From today, Dec. 24, to Dec. 26, and from Dec. 31 to Jan. 1, the guns of the Communist Party of the Philippines-New People’s Army (CPP-NPA) will fall silent in observance of the Christmas and New Year holidays. That’s according to the unilateral ceasefire declaration the rebel group announced for this year.
No equivalent ceasefire declaration from the Armed Forces of the Philippines is forthcoming, however, marking the first time in 30 years that Filipinos will celebrate the holidays without the by-now traditional temporary cessation of hostilities between the government and the insurgents.
That absence would have happened in 2017, too, but for a last-minute change of heart by President Duterte, who declared a ceasefire from Dec. 23 to 26 and from Dec. 30 to Jan. 2 — a much shorter truce than previous ones.
Peace this year, on the other hand, is turning out to be even more elusive, as the relations between the Duterte administration and the communist leadership are practically at nadir point.
A rapprochement with, and eventual resolution of, the communist insurgency was one of the central promises of Mr. Duterte’s presidency.
His longtime rapport with communist rebels in the South had made him the only candidate in the 2016 presidential election with the cachet and credibility to sway weary voters with the promise of a just and lasting solution to the rebellion.
And his administration did hit the ground running, approving an accelerated timeline for peace talks on its second month in office and, a month later, holding the first round of peace talks with the National Democratic Front in Oslo, Norway — the first time the two parties began talking again after nearly five years.
In that meeting, both parties agreed, among others, to declare unilateral ceasefires as a confidence-building measure, to help the burgeoning détente along.
That period seems of an entirely different era now, as Mr. Duterte and the communist leadership went soon after from being tentative peacemakers to all-out adversaries, their exchanges marked by broadsides and insults, while the AFP and the NPA have repeatedly clashed in bloody encounters.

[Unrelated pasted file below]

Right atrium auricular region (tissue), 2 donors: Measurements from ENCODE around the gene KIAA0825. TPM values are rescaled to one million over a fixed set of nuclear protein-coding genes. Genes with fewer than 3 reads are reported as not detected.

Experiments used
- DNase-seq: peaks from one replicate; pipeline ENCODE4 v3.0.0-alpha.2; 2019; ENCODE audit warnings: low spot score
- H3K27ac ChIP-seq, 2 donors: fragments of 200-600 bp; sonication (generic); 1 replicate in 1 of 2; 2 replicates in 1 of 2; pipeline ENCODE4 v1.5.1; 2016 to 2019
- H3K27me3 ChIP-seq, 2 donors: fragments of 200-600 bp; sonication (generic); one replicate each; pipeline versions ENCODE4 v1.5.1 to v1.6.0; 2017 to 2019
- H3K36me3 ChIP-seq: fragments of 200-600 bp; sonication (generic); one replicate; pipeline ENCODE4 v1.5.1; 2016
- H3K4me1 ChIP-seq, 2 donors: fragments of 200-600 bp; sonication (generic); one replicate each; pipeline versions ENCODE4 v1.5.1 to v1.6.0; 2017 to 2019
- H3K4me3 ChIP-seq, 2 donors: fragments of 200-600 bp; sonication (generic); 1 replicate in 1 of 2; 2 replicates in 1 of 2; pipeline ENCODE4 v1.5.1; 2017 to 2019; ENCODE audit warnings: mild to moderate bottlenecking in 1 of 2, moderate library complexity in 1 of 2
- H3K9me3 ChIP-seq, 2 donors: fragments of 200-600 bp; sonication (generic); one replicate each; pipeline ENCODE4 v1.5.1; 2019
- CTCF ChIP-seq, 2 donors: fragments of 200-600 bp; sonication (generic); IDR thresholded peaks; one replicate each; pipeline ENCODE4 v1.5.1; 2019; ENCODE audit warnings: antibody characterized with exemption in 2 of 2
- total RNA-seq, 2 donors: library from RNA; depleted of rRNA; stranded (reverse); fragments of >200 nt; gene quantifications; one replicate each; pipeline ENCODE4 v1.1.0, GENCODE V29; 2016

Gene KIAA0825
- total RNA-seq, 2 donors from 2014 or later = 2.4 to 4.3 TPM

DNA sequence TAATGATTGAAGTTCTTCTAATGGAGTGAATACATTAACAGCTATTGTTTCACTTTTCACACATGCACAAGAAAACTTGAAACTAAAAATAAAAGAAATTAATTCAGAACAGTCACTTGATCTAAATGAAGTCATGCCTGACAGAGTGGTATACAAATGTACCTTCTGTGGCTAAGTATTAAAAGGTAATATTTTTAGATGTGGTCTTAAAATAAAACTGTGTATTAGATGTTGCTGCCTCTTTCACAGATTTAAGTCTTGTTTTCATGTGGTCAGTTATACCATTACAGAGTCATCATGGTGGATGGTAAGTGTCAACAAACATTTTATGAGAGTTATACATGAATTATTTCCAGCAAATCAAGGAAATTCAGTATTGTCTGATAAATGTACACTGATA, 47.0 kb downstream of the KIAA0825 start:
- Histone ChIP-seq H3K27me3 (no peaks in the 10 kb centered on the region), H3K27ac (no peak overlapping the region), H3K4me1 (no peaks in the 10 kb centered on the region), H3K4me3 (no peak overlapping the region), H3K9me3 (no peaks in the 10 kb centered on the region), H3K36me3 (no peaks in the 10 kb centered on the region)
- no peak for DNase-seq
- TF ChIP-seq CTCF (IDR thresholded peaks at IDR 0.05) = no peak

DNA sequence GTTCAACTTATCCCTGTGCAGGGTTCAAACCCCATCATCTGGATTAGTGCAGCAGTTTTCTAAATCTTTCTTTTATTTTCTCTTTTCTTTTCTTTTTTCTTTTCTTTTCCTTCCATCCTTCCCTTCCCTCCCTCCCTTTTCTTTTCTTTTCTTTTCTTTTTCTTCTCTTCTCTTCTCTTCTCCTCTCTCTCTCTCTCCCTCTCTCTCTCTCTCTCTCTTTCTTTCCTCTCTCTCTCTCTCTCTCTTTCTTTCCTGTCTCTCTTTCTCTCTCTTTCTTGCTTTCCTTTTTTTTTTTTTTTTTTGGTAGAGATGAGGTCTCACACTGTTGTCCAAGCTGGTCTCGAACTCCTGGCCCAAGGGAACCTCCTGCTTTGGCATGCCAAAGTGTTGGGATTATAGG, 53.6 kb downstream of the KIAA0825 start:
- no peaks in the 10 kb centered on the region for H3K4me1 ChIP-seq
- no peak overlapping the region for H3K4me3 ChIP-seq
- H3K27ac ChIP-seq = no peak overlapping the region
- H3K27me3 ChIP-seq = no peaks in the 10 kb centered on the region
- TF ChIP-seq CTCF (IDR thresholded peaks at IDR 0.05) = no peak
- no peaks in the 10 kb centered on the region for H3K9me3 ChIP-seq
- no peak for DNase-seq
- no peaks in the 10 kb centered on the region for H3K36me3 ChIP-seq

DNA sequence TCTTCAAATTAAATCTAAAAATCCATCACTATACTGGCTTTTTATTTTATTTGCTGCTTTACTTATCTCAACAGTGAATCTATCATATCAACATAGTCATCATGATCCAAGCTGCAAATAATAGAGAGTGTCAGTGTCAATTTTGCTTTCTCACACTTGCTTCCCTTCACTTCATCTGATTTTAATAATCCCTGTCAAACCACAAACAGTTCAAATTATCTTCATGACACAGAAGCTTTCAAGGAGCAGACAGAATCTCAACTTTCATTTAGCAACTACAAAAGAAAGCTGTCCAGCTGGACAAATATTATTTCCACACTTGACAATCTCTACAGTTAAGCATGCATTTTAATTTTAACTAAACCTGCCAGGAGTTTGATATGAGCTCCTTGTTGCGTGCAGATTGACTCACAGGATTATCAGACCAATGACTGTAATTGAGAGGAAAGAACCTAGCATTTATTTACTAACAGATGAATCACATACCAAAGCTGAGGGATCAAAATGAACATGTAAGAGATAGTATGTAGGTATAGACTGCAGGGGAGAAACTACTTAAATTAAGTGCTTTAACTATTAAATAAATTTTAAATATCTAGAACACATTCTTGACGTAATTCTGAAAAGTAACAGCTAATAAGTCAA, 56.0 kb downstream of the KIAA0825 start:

Mr. Duterte’s rhetoric against the rebels has upped considerably: “If I see you, I will kill you, even if the human rights [groups] are here,” he said recently. “You are cruel and brutal people, you don’t deserve mercy.”
He has also floated the idea of forming “death squads” that would mirror the NPA’s infamous Sparrow Units — urban hit teams during the ’80s — but with the Reds in the crosshairs this time.
For his part, CPP founder Jose Ma. Sison, once cozy with Mr. Duterte — his former student in political science at Lyceum University whom he once lauded as offering “more hope for the advance and success of the peace negotiations than previous presidents and regimes” — is more engaged these days in returning fire and trying to better Mr. Duterte in brickbats.
The President is using the CPP as a scapegoat to “give him the pretext to establish a fascist dictatorship through martial law,” he said, while also calling his former student a “bloodthirsty tyrant.”
Despite the holiday ceasefire declared this year by the rebels, Mr. Duterte isn’t biting.
“They were the ones who declared a unilateral ceasefire, I did not ask for it,” he said. “But they were also the ones who launched the attack in Sorsogon, and… they killed the wife of a Cafgu.”
Last Wednesday, the NPA captured two soldiers and 12 militiamen at a military detachment in a remote village in Agusan del Sur province, further dimming hopes of any cooling-off period between the two sides.
Such incidents, said Defense Secretary Delfin Lorenzana, only prove the insincerity of the rebels, thus the AFP’s recommendation, greenlighted by Mr. Duterte, that no equivalent ceasefire be declared from the government’s side.
The holiday suspension of hostilities between the armed parties has almost become its own Christmas tradition ever since the late 1980s, when the Corazon Aquino administration first began exploring peace talks with the CPP.
But even that temporary gesture of peace and goodwill — a sliver of concord among warring Filipinos held out of respect for the profound and central place Christmas occupies in the consciousness of their fellow countrymen and women — appears to be on its way out, too, another casualty of the preening, bellicose times.
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